Old cars from rich countries destroy Africa


According to the UN report, 14 million old low-quality vehicles were exported from Europe, Japan and China between 2015 and 2018. Four fifths of these vehicles were shipped to poor countries and more than half were sold in Africa.

Experts say 80% of vehicles do not meet the minimum safety and environmental standards in exporting countries. Most of these vehicles are said to have their valuable parts removed prior to sale.


In the report prepared by the United Nations Environment Program (UNEP), it is emphasized that both exporters and importers should be subject to stricter rules in order to prevent the sale of these vehicles.

Vehicle ownership has exploded worldwide and an estimated 1.4 billion vehicles are on the road. This number is projected to reach two billion by 2040. Much of this growth is seen in developing countries in Asia, Africa and Latin America.


In their three-year analysis, the researchers found that vehicle import rules in most of the 146 countries studied were “weak” or “very weak”. In another study by the Dutch Environment and Transport Authority, it was pointed out that many vehicles sent to Africa from Dutch ports are old and worsen the air pollution on the continent.

Rob de Jong of UNEP, one of the authors of the report, says that 80% of the 14 million vehicles exported are not ready to go and do not meet the emission standards denominated Euro 4. The Euro 4 standard has entered into force in Europe in January 2005.

“This means that these vehicles produce 90% more emissions because they don’t meet the minimum standards,” says De Jong.

According to the report’s authors, these vehicles are dangerous and dirty. Experts say these imported vehicles are responsible for an increase in accidents in many poor countries in Africa and Asia. These vehicles also emit small particles and nitrogen oxide, which is a major source of air pollution in many cities.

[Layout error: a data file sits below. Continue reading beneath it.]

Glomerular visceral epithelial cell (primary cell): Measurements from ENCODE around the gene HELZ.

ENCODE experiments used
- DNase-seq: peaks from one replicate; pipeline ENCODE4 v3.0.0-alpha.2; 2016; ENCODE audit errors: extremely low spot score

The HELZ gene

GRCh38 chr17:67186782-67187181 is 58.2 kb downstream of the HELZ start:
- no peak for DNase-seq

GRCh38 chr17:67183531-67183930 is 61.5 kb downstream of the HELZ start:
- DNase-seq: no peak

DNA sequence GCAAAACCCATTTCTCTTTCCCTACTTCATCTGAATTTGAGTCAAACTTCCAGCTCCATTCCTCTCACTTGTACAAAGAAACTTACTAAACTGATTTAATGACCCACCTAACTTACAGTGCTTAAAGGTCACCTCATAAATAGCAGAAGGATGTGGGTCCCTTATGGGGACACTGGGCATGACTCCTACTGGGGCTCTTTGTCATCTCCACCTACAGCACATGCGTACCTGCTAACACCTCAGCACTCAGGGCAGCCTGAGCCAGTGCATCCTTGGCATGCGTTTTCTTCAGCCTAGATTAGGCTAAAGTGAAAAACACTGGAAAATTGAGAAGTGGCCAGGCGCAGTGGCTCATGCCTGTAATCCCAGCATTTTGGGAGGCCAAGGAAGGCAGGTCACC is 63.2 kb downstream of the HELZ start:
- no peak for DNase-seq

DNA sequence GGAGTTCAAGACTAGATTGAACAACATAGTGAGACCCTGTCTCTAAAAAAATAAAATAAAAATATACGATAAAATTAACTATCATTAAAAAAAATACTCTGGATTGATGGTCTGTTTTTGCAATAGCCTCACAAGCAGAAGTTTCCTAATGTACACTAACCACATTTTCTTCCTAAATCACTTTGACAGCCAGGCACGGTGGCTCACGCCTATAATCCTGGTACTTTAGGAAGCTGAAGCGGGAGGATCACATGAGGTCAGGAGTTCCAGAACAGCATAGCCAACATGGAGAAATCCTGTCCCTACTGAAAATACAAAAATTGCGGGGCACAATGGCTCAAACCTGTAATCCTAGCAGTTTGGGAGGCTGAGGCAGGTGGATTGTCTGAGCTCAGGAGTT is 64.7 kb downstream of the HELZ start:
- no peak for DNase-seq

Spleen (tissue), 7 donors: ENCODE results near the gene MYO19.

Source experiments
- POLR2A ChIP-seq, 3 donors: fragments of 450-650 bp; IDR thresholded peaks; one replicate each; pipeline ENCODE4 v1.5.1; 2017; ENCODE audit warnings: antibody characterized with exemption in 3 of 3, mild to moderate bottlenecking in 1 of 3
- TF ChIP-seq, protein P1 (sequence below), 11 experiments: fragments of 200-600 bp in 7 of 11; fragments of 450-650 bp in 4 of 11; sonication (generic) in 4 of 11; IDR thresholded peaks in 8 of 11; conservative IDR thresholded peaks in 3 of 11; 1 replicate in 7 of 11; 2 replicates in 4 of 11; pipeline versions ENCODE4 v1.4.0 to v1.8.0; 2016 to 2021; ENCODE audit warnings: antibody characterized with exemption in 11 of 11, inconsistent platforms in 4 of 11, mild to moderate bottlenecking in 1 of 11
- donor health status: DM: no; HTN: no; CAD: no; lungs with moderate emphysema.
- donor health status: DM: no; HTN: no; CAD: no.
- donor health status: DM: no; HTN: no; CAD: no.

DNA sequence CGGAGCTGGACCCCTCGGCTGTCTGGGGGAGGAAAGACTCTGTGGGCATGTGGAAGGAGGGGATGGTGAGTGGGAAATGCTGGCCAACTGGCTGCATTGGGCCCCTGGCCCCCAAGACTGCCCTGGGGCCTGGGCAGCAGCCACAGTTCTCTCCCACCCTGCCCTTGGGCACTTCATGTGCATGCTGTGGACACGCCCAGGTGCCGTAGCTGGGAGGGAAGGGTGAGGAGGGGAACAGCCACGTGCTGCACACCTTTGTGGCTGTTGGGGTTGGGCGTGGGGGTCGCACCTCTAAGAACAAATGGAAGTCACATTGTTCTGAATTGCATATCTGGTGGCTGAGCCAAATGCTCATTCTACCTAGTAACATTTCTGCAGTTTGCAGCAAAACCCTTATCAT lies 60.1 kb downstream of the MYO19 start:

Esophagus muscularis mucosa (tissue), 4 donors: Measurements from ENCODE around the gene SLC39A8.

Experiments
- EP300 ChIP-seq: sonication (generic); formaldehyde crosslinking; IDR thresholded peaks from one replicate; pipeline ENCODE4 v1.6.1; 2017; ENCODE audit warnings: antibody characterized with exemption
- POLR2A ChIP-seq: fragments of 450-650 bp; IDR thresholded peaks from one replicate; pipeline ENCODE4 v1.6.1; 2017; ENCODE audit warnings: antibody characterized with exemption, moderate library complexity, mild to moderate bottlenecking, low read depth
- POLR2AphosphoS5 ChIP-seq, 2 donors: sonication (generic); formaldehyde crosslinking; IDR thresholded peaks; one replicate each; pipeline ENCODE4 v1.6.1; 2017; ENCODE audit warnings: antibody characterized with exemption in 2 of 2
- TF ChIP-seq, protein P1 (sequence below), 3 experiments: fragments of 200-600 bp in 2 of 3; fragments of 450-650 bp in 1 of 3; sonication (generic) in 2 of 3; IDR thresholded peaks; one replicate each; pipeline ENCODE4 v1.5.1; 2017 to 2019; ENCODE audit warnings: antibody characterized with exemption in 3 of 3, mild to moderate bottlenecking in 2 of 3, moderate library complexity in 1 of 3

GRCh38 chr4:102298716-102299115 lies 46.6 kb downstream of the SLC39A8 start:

UNEP’s Jane Akumu said: “The average age of diesel vehicles imported into Uganda in 2017 was over 20 years. The same goes for Zimbabwe. In fact, there are no age restrictions for vehicles imported into around 30 African countries. So any vehicle of any age can be imported, “he says.


In addition to vehicles that do not meet road safety and environmental standards, important materials found in many vehicles are purchased.

“They are dismantling the catalytic converters because the platinum in them costs $ 500. Then they weld a piece of steel pipe again. They illegally take out the airbags, because in Europe they cost money. They are dismantling the ABS braking systems because they are valuable and sold on the black market ”.

More than 54 percent of the vehicles mentioned in the report are from Europe. Many of them are sent from Dutch ports. The Dutch authorities are concerned about this trade and want regulation across Europe.

Dutch Environment Minister Stientje van Veldhoven said the Netherlands cannot tackle this problem alone, stating: “A coordinated European approach and close cooperation between European and African governments are needed.” He says.

The realization of the risks posed by these instruments has led some countries to tighten their rules. Morocco does not allow the importation of vehicles over the age of five. Kenya has also imposed an 8-year limit on imported vehicles.

At the regional level, the 15-member Economic Community of West African Countries (ECOWAS) will introduce clean fuel and vehicle standards that will come into effect from January 2021.

But for the real solution to the problem, action must be taken on both sides of the supply chain.

“On the one hand, it is unethical for these developed countries to export vehicles that they deem unworthy of their way. On the other hand, why are importing countries waiting so long to introduce minimum standards. So I think that the responsibility is not only for the exporting countries, it is a common responsibility ”. (Turkish BBC)

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